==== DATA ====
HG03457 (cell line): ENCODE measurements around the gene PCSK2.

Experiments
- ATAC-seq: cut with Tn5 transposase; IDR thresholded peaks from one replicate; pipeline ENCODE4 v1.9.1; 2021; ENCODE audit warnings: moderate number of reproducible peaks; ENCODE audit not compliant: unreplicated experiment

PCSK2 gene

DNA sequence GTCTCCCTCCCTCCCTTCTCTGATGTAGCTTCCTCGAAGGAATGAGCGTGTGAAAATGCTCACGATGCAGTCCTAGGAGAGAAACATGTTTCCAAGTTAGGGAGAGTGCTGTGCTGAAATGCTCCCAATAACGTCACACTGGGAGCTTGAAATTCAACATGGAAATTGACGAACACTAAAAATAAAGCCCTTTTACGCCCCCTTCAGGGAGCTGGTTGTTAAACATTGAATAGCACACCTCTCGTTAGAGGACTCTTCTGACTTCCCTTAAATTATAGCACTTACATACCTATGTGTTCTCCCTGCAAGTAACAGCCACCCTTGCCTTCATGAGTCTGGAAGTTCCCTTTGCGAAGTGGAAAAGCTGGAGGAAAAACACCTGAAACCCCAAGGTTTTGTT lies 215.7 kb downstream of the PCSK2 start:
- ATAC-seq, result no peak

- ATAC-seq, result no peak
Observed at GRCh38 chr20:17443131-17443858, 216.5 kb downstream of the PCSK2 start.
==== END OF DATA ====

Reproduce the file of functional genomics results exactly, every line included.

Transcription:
HG03457 (cell line): ENCODE measurements around the gene PCSK2.

Experiments
- ATAC-seq: cut with Tn5 transposase; IDR thresholded peaks from one replicate; pipeline ENCODE4 v1.9.1; 2021; ENCODE audit warnings: moderate number of reproducible peaks; ENCODE audit not compliant: unreplicated experiment

PCSK2 gene

DNA sequence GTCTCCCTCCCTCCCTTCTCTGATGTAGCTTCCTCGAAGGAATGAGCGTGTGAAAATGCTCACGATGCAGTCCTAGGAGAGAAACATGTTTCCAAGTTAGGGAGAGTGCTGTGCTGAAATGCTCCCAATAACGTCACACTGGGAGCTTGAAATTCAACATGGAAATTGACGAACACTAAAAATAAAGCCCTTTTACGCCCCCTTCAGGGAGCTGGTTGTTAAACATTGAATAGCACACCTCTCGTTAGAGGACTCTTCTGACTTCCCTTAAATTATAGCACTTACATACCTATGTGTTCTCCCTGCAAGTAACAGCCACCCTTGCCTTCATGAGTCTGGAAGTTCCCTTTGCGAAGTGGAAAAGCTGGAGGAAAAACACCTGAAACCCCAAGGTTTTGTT lies 215.7 kb downstream of the PCSK2 start:
- ATAC-seq, result no peak

- ATAC-seq, result no peak
Observed at GRCh38 chr20:17443131-17443858, 216.5 kb downstream of the PCSK2 start.